Lightroom: adding an History brush

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  • Updated 5 years ago
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History brush for lightroom
The history brush in photoshop CS is a very useful feature for selectively undoing certain edits. A quick and easy alternative to layer masks.

A history brush in lightroom with similar controls to the adjustment brush (auto mask, size, feathering, opacity) would be extremely useful.

A couple of examples. - After sharpening the history brush could be used to remove or reduce sharpening on women & childrens faces.

After noise reduction, certain areas containing fine detail could be brushed and opacity set to give best compromise for detail, while leaving smooth areas noise free.

After using the gradient tool on the sky , where the horizon is far from level the effect could be removed and or reduced in areas like trees and mountains etc. A history brush would greatly enhance the functionality of the gradient tool.

Regards
John
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John Bourne

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Posted 7 years ago

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My Buisness

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I've signed in and hit the +1 button several times, but it does not seem to be registering...
Tried both with FF & IE, no joy.
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Jeffrey Tranberry, Sr. Product Manager, Digital Imaging

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That's strange. What method did you use to log in? (Adobe ID, Facebook or Twitter)
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My Buisness

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registered an account from this page, used that login...
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My Buisness

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PS. It seems the "Remember Me' login option does not work either...
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Rob Cole

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I was able to add my vote - logged in using Adobe ID (firefox 4, win 7/64)
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Lee Jay

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I don't understand how a history brush could be implemented into a workflow that is not order-of-application-dependent, like Lightroom.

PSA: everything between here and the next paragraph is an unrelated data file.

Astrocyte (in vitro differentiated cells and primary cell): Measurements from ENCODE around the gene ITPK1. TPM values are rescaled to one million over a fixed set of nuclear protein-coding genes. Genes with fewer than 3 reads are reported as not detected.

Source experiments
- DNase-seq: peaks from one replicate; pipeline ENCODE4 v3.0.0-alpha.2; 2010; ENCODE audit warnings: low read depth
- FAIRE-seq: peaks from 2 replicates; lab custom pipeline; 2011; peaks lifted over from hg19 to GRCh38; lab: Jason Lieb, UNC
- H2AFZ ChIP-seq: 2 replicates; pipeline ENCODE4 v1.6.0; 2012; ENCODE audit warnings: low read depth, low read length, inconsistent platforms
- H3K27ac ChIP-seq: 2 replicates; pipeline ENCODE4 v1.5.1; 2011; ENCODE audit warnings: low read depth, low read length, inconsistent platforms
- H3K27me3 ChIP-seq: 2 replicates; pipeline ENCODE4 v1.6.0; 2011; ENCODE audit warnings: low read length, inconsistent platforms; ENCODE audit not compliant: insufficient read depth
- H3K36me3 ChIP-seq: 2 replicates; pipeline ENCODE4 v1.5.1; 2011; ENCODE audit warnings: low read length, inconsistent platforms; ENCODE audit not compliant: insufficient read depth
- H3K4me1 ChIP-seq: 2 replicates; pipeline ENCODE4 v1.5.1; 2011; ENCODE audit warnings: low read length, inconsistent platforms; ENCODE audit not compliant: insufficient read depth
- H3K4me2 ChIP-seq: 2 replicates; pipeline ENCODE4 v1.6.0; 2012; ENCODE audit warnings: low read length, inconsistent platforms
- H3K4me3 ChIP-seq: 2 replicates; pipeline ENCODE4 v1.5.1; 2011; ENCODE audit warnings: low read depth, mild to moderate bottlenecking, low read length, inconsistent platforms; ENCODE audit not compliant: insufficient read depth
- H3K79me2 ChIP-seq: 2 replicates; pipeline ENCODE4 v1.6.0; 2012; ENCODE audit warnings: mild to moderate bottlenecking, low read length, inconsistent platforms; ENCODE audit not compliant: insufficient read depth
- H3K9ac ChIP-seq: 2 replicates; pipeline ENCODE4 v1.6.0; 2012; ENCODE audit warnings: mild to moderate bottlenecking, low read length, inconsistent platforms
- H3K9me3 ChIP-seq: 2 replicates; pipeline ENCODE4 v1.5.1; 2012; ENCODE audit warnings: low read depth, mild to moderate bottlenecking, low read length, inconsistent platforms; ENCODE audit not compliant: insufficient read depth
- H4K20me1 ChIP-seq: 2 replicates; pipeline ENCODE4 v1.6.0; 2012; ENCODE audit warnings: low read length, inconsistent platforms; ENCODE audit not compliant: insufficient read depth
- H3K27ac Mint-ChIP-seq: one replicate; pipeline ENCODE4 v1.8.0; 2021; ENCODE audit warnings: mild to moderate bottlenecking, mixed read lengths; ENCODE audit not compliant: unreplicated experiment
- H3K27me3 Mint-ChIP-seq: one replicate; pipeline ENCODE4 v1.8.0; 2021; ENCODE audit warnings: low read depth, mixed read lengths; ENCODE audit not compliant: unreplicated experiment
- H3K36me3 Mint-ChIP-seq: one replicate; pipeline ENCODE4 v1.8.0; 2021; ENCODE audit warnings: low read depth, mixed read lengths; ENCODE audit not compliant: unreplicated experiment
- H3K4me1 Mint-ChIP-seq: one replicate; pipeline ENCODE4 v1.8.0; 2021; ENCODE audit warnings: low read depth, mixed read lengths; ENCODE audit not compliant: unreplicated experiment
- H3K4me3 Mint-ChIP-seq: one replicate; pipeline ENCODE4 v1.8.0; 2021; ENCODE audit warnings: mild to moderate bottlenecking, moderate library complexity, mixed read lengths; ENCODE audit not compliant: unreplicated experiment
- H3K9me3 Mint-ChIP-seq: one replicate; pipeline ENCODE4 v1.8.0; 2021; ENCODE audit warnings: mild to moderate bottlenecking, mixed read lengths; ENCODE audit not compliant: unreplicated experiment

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Rory Hill

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You could launch it after selecting one or more history panel items, and then mask those specific changes. This has been advocated before and apparently, according to Jeff Schewe, rejected by adobe. I forget if it was a technical or a ui complexity reason for not implementing. The interesting thing about this approach is you could eliminate the need for all the different adjustment brushes. Lots of stuff to think through...
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john beardsworth

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Yes, it's a solution that may work OK with Photoshop's pixel-destructive workflow, but I really doubt it suits a parameter-driven app where one can be adjusting multiple images.

I also wonder how many Photoshop users who use layers ever bother with the history brush? It's also struck me as a slightly retro way of working and not intuitive enough for Lightroom.
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Rory Hill

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I know what you mean John and I agree about the usage in photoshop. I think part of this is using the term "history brush". If you change that to "mask any lightroom controls" then it is a different thing all together. I just want to be able to make any change in lightroom locally - don't really care how that happens - and this is one possible solution.
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john beardsworth

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'If you change that to "mask any lightroom controls" then it is a different thing all together' - agreed, some kind of masking may work, but something that uses a History step to paint back wouldn't.
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Rob Cole

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Great idea John - you got my vote.

Edit history is a vast but only partially tapped resource in Lightroom. I'm not sure about the technical details of making this work, but I think you're on to something...

I'd be curious how you would see the UI of this working, not to design it for Adobe, but as a clarification of what you mean by "history brush", and the exercise may help shed light on feasibility.

I think I've got the idea, but it might help you garnish support if people were more clear what you mean and what it would look like in Lightroom (and what the opportunity cost might be). PS - I recommend taking a whack *without* referring to the history brush in Photoshop for two reasons: